Volume 7 Supplement 1

16th International Symposium on HIV and Emerging Infectious Diseases

Open Access

Evaluation of adult immunological outcomes from kimironko health center art program, 2007 to 2008

Retrovirology20107(Suppl 1):P27

DOI: 10.1186/1742-4690-7-S1-P27

Published: 11 May 2010

Background

ARTservices are expanding in Sub Saharan African countries. In Rwanda the demographic and health survey of 2005(DHS) showed a prevalence rate of 3%at national level and by the end of June 2009, 70234 persons had initiated ARV at 217 sites in Rwanda (TRACnet report June 2009). Kimironko health center has provided care and treatment to patients since 2003, at this point there are 1776 patients followed in the HIV clinic at this health center. It is important to evaluate immunologic responses and efficacy of antiretroviral therapy in resource poor settings.

Methods

We conducted a retrospective cohort study to assess immunological outcomes among adult patients who initiated ART from January 1, 2007 to December 31, 2008. 426 patients were eligible for the study and data were analyzed using Epi info 3.2.2 and SPSS 17.

Results

The median age of our patients at ART initiation was 34 years and 66,9% were female. At ART initiation the median baseline CD4+ cell count was 192 cells per micro liter, the median CD4+ cell count increased by 90 cells per micro liter at 6 months(n = 393) [interquartile range (IQR) 191-372] and 112 cells per micro liter [IQR 230-408] at 12 months(n = 266). Women had higher median baseline CD4 cell counts than men (197 vs. 176/μL). First-line ART regimens contained Lamivudine (100%), Stavudine (68,3%), Zidovudine (31%), and either Efavirenz (14%) or Nevirapine (85,7%).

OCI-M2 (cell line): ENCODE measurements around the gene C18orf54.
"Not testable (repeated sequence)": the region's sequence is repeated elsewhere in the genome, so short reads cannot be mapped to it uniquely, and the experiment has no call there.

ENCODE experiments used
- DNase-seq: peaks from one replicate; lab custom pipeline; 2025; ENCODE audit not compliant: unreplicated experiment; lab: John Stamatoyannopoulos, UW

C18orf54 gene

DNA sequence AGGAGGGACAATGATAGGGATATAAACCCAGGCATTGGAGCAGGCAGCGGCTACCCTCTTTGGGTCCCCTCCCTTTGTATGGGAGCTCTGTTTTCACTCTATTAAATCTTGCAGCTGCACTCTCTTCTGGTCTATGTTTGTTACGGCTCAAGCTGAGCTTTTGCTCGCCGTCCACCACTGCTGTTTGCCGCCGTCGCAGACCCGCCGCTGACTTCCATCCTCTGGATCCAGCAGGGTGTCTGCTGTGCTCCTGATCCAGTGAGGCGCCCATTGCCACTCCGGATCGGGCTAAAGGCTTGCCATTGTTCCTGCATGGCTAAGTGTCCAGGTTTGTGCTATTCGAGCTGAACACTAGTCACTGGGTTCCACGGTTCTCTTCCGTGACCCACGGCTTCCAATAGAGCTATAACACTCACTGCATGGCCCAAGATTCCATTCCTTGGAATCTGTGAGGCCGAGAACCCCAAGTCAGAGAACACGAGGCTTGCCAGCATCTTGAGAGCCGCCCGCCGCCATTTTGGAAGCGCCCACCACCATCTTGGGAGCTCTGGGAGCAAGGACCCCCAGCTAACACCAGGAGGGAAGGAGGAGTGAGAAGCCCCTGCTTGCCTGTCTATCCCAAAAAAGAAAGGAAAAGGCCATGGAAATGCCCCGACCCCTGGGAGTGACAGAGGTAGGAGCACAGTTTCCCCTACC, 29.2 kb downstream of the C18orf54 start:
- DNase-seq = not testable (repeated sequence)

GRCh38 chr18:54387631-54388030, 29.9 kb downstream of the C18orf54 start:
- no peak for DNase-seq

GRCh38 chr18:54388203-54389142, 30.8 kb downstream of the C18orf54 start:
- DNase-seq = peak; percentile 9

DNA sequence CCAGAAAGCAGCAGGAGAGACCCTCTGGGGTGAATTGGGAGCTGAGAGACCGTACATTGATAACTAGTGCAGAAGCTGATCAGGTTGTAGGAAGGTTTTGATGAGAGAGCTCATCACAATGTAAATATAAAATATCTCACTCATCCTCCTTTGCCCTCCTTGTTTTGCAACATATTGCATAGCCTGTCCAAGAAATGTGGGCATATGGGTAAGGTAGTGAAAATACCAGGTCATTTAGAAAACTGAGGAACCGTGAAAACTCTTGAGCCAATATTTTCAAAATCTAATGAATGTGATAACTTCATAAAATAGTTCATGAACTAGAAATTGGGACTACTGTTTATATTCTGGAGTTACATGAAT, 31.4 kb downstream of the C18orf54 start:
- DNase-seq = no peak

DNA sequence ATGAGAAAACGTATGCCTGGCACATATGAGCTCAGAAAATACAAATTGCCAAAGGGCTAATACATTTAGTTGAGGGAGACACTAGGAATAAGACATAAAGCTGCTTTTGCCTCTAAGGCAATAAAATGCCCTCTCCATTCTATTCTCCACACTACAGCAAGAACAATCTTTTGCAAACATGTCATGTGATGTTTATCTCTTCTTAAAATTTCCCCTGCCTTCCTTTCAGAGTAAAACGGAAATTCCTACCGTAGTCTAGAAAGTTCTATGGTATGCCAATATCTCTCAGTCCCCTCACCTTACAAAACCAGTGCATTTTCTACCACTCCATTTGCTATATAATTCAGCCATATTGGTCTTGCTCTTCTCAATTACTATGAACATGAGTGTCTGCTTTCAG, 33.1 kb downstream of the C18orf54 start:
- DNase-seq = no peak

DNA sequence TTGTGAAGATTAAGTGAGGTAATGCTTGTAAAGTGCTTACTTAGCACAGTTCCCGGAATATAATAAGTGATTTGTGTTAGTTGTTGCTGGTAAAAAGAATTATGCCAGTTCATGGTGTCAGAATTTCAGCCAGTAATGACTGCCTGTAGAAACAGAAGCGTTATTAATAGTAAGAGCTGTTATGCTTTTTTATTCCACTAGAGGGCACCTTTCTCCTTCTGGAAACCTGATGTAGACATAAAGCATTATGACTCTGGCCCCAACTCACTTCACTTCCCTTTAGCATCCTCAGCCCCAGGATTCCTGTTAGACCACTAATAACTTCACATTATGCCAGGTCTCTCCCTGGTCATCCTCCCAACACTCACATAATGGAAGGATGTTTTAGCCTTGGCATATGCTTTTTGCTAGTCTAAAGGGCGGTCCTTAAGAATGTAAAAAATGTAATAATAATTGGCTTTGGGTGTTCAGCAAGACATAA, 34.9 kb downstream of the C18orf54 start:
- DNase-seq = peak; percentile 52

Discussion

These data demonstrate robust and sustained CD4 response to ART among patients continuing on therapy. Despite not having viral load testing, using CD4 criteria alone indicates efficacy of first line therapies. Public health and programmatic interventions leading to earlier HIV diagnosis and initiation of ART could substantially improve patient outcomes in resource-limited settings.

Authors’ Affiliations

(1)
AIDS Healthcare Foundation

Copyright

© Mbayiha; licensee BioMed Central Ltd. 2010

This article is published under license to BioMed Central Ltd.

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